The most amusing caption submitted by comment below will – and I am feeling even more generous this time – earn its author two halves of Goldstar* in the Jaffa or Jerusalem drinking establishment of his/her choice, together, once again, with a free lifetime subscription to melchett mike.

As Chich used to say, “Uh want nems” [English translation: I want names] . . . because – whilst I would never, God forbid, condone any activity contrary to the law – there is nothing to stop melchett mike readers bringing the delightful bearded participants some cheese cake for the chag.

Happy Shavuos!

* at Happy Hour, of course

Buying in Bet Shemesh: Let the freier beware!

I had to laugh just now, perusing The Jerusalem Post’s Passover Real Estate supplement (passed down to me, JC-style, by my mother).

On page 10 of the magazine, Jerusalem and environs real estate agent Shelly Levine lists a 51-cottage project in Sheinfeld, Bet Shemesh (see Spitters and splitters: what have the charedim ever done for us?) as one of her “five best picks” in and around the capital, giving more than a little credence to my contention – in Be a wise buyer, not a foreign freier: a guide to the world of Israeli real estate – that agents “will sell their own mothers to do a deal.”

But the opinion of Levine, President of “savvy agency” Tivuch Shelly, is seemingly held in high regard. “Not a day passes,” she informs readers, “when real estate buyers or investors don’t ask me, ‘What’s THE best place to buy now in Jerusalem?'”

Bet Shemesh, December 2011: THE best place to buy now, Shelly?

And you will never guess who we discover, a mere 22 pages later, to be conducting “Exclusive sales” of the Bet Shemesh cottages . . . yes, it’s our Shelly!

In describing Sheinfeld as “the internationally acclaimed pace-setting community . . . with full spiritual facilities,” Levine must have had in mind “one-of-a-kind” scenes and neighbours – a mere stone’s throw/spitting distance away from her project – like these, these and these.

Even if you still believe, however, that in Bet Shemesh you will find “top quality of life in a value-driven environment,” I suggest that, when sitting down to talk money, you make the vendor watch one of the following reports: in Hebrew or English.

[In the Rosh Hashanah 5773 edition of Real Estate: Grad deals in Sderot! Only a few homes remaining.]

Spitters and splitters: what have the charedim ever done for us?

Everyone’s been talking charedim here, this past week, after ultra-Orthodox Jews spat on a 7-year old girl as she walked home from school in Bet Shemesh (The Independent). And I am not going to hide behind the journo’s favoured “allegedly” because, even if this child has been telling tales, such incidents have been regular occurrences in the city – 15 miles west of Jerusalem, and with a large, modern Orthodox, Anglo expat community – over recent years.

And, the thing is, I just don’t buy the spurious, disingenuous even, “It’s not all of them” defence employed usually by more moderate, but still observant, Jews – for whom such extremism perhaps poses uncomfortable questions – as a smoke screen to conceal the fact that it is most of them. While having little time for the arrogance of so many of Israel’s chilonim (see Doss vs. Chiloni, Parts I and II), I couldn’t help but ask myself this past week: What have the charedim (unlike the Romans) ever done for us? (Suggestions by comment, please, below.)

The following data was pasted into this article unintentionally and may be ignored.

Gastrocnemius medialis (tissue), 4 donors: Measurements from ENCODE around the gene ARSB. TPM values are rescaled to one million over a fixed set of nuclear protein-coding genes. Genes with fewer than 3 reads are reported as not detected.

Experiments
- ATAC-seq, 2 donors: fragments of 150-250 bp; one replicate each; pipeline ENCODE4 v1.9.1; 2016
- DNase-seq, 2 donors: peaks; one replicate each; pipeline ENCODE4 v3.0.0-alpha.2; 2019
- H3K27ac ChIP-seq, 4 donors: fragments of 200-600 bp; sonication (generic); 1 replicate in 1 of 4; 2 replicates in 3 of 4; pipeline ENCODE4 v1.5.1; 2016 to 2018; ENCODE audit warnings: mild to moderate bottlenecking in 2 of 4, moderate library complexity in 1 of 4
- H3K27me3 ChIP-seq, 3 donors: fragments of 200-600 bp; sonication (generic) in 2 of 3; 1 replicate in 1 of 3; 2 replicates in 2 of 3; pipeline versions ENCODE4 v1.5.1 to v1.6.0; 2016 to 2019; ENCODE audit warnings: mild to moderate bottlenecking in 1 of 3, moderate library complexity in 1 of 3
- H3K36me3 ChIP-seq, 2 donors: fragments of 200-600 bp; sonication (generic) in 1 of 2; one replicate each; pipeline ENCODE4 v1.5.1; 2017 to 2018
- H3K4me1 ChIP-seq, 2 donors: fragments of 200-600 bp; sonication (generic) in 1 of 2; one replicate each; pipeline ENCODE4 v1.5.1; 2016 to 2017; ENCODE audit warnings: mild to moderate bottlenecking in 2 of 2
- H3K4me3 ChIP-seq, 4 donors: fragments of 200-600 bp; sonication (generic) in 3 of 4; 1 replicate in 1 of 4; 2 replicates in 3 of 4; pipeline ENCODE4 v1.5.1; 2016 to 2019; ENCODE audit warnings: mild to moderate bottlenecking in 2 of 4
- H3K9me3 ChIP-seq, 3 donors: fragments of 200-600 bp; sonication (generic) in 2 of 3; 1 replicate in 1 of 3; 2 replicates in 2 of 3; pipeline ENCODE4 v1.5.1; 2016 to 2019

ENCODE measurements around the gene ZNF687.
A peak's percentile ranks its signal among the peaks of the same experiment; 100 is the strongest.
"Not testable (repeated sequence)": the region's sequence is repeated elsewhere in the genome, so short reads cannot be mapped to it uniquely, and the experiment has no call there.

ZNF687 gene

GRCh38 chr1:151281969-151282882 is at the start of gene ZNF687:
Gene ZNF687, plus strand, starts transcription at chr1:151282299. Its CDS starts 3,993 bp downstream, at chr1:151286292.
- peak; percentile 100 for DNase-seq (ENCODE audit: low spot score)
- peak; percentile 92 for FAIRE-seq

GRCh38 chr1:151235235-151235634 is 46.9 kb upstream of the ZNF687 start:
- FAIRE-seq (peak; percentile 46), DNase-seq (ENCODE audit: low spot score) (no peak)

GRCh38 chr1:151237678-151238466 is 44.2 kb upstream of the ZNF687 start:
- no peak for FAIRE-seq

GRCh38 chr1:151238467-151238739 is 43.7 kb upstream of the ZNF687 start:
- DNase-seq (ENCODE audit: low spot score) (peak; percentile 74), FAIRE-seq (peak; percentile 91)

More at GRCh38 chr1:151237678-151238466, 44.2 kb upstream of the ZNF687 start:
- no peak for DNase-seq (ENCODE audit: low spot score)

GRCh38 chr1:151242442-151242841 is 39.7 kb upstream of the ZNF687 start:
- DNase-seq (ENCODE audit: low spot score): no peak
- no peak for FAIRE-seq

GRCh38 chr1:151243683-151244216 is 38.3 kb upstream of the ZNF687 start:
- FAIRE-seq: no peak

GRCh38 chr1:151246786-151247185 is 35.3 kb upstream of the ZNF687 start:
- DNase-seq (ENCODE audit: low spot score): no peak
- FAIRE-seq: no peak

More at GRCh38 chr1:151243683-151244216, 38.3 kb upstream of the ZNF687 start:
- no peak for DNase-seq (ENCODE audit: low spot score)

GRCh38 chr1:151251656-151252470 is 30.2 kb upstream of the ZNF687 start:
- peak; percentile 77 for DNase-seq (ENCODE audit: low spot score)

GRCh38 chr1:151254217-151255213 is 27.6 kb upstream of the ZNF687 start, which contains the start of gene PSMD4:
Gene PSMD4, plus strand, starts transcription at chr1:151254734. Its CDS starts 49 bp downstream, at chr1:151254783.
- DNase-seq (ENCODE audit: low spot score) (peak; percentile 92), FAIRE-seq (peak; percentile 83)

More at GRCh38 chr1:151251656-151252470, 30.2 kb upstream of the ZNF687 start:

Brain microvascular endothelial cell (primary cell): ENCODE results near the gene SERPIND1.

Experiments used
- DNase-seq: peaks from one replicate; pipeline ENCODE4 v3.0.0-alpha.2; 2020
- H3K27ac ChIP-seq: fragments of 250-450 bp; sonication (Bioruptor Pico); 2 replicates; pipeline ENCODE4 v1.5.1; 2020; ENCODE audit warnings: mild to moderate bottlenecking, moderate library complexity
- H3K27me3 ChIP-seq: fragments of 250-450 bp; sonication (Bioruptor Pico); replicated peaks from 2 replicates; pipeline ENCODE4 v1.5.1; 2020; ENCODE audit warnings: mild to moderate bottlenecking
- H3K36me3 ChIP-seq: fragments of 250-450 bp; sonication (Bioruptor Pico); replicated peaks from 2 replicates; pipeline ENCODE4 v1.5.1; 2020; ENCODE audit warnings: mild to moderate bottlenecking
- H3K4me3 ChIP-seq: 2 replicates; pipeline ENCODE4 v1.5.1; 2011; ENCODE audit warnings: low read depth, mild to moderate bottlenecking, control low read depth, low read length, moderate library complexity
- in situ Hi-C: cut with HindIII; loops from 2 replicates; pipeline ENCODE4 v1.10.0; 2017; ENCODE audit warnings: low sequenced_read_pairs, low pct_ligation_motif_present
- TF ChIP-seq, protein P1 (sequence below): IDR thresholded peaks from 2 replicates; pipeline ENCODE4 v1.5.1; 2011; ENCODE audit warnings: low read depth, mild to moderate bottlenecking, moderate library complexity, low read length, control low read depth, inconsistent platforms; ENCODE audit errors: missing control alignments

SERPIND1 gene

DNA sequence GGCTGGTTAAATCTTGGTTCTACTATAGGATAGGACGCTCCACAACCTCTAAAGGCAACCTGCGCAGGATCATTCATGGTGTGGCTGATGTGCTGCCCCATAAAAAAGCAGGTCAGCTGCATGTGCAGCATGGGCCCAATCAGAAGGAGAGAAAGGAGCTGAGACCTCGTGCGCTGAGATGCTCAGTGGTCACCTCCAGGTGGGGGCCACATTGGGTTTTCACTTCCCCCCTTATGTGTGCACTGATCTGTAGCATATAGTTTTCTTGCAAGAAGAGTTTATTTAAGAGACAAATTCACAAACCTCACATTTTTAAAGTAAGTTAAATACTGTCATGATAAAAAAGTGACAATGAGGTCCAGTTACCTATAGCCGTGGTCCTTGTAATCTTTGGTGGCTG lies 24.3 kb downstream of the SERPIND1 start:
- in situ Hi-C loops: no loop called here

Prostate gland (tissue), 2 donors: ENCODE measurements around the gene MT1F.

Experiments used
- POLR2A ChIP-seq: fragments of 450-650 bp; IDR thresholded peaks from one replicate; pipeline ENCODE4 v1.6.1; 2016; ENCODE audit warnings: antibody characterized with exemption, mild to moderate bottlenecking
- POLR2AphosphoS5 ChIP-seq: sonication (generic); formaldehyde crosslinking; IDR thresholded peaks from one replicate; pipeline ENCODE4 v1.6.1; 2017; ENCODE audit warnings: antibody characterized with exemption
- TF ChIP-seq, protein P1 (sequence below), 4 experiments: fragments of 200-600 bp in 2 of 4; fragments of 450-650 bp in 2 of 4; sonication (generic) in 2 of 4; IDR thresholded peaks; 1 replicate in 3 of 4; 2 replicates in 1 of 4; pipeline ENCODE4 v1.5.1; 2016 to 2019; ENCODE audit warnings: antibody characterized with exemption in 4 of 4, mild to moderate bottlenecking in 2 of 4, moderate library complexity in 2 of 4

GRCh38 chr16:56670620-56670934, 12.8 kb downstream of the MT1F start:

As a (peculiar perhaps) child, I owned more black-hatted, long-bearded and sidelocked figures – collected on frequent family holidays to Israel – than Action Men. In fact, I was enchanted by chassidim, and – attending Orthodox schools, and possessing a precocious fascination with the “Old Country” (as well as grandparents who would relay the more juicy details, unfit for a child’s ears, in Yiddish) – they seemed the closest link to my matrilineal Galician forebears (to whom I was more drawn than the rather more clinical Litvak misnagdim on my father’s side).

Easily the most memorable aspect of our fourth year Hasmo Israel Trip (see fifth bullet point here) was the Friday night tishen in Mea Shearim and Bnei Brak, at which I had been mesmerized by the spectacle of thousands of chassidim gathered around the table of their Rebbe. And immediately upon making aliyah, I trained as a tour guide at Yad Vashem (Holocaust Memorial Museum), largely because – as well as allowing me to look the Teuton in the eye as I presented him with a less palatable account of his recent history than that fed him by Germany’s postwar educational system – it enabled me to really ‘touch’ this past. And, in 2000, I visited the south-eastern Polish city of Ropczyce, and its satellite towns of Radomyśl Wielki and Sędziszów Małopolski, which at least some of the Reiss Dzikówer chassidim had the vision and/or good fortune to abandon in time.

To you, too, mate!

Something, however, has changed in me – perhaps I have lived here for too long – because I just don’t see charedim in the same light anymore: I no longer see warm, charismatic, spiritual guardians of our wonderful religion. What I do see are ridiculously anachronistic, lazy, chutzpadik, and in many cases (as in Bet Shemesh) violent, spongers and parasites, who threaten our democratic, tolerant values differently, but no less meaningfully, than our Islamofascist cousins in Gaza, Lebanon and Iran (see The Good, the Sad and the Ugly).